What are the advantages of megaphone operators

Individual time trial - Indian termination policy

Working Anaerobic Threshold> Beginners are often criticized for trying to get a J-Profile, which means that they often work too hard in the beginning, compensate for this by reducing their efforts in the middle, and then notice towards the end that they didn't put enough effort into training during the race. As a result, the time trial is often seen as the toughest part of a large competition for young cyclists.

Time trial equipment

Special aerodynamic

Flat megaphone handlebars and regular drop handles were used before them until the late 1980s. In the late 1980s, triathletes developed so-called tri-bars, which allowed for a much better aerodynamic position. They were first brought to the public at the 1989 Tour de France when Greg LeMond overcame a 50-second deficit in the final day's time trial and won the Tour by 8 seconds by Frenchman Laurent Fignon. Fignon used conventional handlebars, Lemond the new triathlon style. The concept has hardly changed since then, only Scotsman Graeme Obree has tried to improve the idea. His arms under his torso were revolutionary and helped him and others break world records and win world championships. The UCI banned it in 1994, but he came back in the 'Superman' position, an evolution of the traditional tri-position but with his arms fully outstretched in front. This has also been banned, and there are now strict rules for the dimensions of the handlebars, which can make life difficult for taller riders who are outside of the defined parameters and have to adjust their positions to the rules.

Time trial bikes used by the Astana team in 2015

The equipment used is very specialized, and component manufacturers can spend significant time and money on wind tunnel testing to ensure their product is faster than the competition. Deep or full disc wheels are often used to reduce turbulence around the spokes. However, these can impair handling in windy conditions. In the UK, for safety reasons, the front wheel must be at least 45% open when viewed from the side. UCI events still allow disc wheels to be used for the front, but it is very unusual. Many components have been modified for aerodynamic efficiency and manufacturers are now developing more integrated systems, e.g. B. in the fork or the frame built-in brakes so as not to disturb the air flow.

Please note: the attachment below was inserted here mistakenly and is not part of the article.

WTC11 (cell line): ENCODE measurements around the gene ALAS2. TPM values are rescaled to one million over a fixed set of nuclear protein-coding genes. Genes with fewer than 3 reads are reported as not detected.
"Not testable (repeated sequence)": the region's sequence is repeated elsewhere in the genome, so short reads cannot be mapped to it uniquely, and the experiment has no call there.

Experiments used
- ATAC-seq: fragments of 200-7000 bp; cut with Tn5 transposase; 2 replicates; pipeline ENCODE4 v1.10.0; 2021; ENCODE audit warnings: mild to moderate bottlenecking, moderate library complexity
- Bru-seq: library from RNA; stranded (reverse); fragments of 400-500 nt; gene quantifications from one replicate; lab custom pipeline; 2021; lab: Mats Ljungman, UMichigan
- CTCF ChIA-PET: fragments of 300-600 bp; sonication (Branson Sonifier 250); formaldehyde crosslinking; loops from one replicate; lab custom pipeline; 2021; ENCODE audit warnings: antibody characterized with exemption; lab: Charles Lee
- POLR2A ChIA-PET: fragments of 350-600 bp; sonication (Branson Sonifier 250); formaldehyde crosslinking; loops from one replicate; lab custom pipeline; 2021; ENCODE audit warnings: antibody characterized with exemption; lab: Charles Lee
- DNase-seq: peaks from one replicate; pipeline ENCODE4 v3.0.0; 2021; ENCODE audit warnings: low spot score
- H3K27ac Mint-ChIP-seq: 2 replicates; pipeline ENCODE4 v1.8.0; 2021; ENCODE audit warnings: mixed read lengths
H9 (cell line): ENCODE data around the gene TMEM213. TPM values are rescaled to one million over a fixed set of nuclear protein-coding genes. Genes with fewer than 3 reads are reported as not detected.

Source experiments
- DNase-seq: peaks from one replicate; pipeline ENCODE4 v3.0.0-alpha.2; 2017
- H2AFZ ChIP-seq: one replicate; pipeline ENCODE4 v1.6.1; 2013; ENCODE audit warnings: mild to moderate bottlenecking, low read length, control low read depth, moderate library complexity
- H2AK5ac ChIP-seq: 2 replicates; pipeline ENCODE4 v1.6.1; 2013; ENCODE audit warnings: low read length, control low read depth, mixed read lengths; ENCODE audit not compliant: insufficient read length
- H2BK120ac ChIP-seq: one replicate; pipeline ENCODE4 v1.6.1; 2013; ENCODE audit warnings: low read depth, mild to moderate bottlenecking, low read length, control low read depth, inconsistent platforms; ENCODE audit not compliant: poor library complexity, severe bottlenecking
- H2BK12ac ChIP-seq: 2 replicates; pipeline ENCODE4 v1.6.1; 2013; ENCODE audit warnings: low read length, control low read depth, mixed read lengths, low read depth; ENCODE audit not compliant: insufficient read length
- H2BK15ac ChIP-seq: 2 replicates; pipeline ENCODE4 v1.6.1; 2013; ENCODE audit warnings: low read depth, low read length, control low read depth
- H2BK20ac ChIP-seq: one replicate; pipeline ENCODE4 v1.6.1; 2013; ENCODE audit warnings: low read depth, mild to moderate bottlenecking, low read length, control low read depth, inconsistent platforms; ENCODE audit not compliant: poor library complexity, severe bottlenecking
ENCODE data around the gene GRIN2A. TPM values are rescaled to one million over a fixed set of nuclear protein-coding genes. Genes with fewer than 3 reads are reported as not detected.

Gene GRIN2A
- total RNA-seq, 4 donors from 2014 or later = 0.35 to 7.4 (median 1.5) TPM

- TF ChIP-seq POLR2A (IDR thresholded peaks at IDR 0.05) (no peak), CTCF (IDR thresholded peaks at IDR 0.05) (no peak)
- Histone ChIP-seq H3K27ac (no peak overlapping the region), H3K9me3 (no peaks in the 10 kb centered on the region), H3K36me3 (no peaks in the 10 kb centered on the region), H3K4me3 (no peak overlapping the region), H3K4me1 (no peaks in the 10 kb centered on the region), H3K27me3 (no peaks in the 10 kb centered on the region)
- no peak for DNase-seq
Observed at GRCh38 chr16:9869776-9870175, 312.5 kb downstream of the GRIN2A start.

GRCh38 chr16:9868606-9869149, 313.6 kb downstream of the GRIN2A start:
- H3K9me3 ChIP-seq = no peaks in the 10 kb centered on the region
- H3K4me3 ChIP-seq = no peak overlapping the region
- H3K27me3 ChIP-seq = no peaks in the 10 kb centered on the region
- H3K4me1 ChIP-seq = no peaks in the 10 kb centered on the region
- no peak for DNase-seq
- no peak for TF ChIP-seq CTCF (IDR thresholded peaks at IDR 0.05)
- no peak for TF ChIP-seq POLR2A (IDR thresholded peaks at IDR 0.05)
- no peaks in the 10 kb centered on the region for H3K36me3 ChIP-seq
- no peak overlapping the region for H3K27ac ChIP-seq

Clothing also differs in the time trial. One-piece skinsuits that don't flap in the wind are common. Tight Lycra overshoes improve airflow via buckles and straps. Long pointed helmets direct the air over the rider's back (the position of the helmet over the rider's back is crucial, it has to be as close to the body as possible, too high and the air only flows under the helmet. This is often difficult to do reach when the rider moves his head due to the suffering he suffered during a tough race).

Fastest Grand Tours Time Trial

  • Fastest stage (including prologue)

Rik Verbrugghe, 58.874 km / h, 7.6 km prologue time trial 2001 Giro d'Italia.

  • Fastest non-prologue stage (including stages longer than 20 km)

Rubén Plaza, 56.22 km / h, 38.9 km stage 20 time trial, 2005 Vuelta a España.

Rohan Dennis, 55.446 km / h, 13.8 km stage 1 time trial, Utrecht, 4th July 2015.

  • Fastest prologue stage of

Chris Boardman 55.152 km / h Lille - Euralille (7.2 km) 1994
Chris Boardman 54.193 km / h Dublin (5.6 km) 1998
Fabian Cancellara 53.660 km / h London (7.9 km) 2007

Greg LeMond 54.545 km / h Versailles - Paris (24.5 km) 1989
David Millar 54.361 km / h Pornic - Nantes (49 km) 2003

Alex Zülle, 53.771 km / h, 40.0 km time trial of the 15th stage, 1998.

See also

External links

Media related to individual time trials on Wikimedia Commons

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